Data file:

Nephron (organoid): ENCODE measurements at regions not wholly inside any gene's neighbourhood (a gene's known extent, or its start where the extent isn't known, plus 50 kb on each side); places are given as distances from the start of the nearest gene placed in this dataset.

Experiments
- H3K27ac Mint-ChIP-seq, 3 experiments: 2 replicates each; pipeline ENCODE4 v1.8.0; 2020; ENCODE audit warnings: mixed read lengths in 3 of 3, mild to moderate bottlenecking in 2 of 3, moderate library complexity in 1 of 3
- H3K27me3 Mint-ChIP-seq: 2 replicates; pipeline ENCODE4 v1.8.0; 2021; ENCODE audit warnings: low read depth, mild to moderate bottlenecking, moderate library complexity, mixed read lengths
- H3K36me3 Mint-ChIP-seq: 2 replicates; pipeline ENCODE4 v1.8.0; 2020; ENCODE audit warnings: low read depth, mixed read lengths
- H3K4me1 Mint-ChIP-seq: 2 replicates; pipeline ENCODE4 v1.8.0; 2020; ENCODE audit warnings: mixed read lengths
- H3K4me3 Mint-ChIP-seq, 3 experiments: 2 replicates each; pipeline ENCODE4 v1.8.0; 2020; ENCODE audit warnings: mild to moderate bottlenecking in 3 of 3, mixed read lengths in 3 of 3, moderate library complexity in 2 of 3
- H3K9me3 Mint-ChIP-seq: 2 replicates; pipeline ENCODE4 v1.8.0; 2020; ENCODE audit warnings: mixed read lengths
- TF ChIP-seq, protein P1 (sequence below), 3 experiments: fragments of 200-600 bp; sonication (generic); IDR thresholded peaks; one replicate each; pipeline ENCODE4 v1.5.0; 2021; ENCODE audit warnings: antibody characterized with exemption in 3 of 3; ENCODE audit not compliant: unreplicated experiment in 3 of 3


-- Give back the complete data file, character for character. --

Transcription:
Nephron (organoid): ENCODE measurements at regions not wholly inside any gene's neighbourhood (a gene's known extent, or its start where the extent isn't known, plus 50 kb on each side); places are given as distances from the start of the nearest gene placed in this dataset.

Experiments
- H3K27ac Mint-ChIP-seq, 3 experiments: 2 replicates each; pipeline ENCODE4 v1.8.0; 2020; ENCODE audit warnings: mixed read lengths in 3 of 3, mild to moderate bottlenecking in 2 of 3, moderate library complexity in 1 of 3
- H3K27me3 Mint-ChIP-seq: 2 replicates; pipeline ENCODE4 v1.8.0; 2021; ENCODE audit warnings: low read depth, mild to moderate bottlenecking, moderate library complexity, mixed read lengths
- H3K36me3 Mint-ChIP-seq: 2 replicates; pipeline ENCODE4 v1.8.0; 2020; ENCODE audit warnings: low read depth, mixed read lengths
- H3K4me1 Mint-ChIP-seq: 2 replicates; pipeline ENCODE4 v1.8.0; 2020; ENCODE audit warnings: mixed read lengths
- H3K4me3 Mint-ChIP-seq, 3 experiments: 2 replicates each; pipeline ENCODE4 v1.8.0; 2020; ENCODE audit warnings: mild to moderate bottlenecking in 3 of 3, mixed read lengths in 3 of 3, moderate library complexity in 2 of 3
- H3K9me3 Mint-ChIP-seq: 2 replicates; pipeline ENCODE4 v1.8.0; 2020; ENCODE audit warnings: mixed read lengths
- TF ChIP-seq, protein P1 (sequence below), 3 experiments: fragments of 200-600 bp; sonication (generic); IDR thresholded peaks; one replicate each; pipeline ENCODE4 v1.5.0; 2021; ENCODE audit warnings: antibody characterized with exemption in 3 of 3; ENCODE audit not compliant: unreplicated experiment in 3 of 3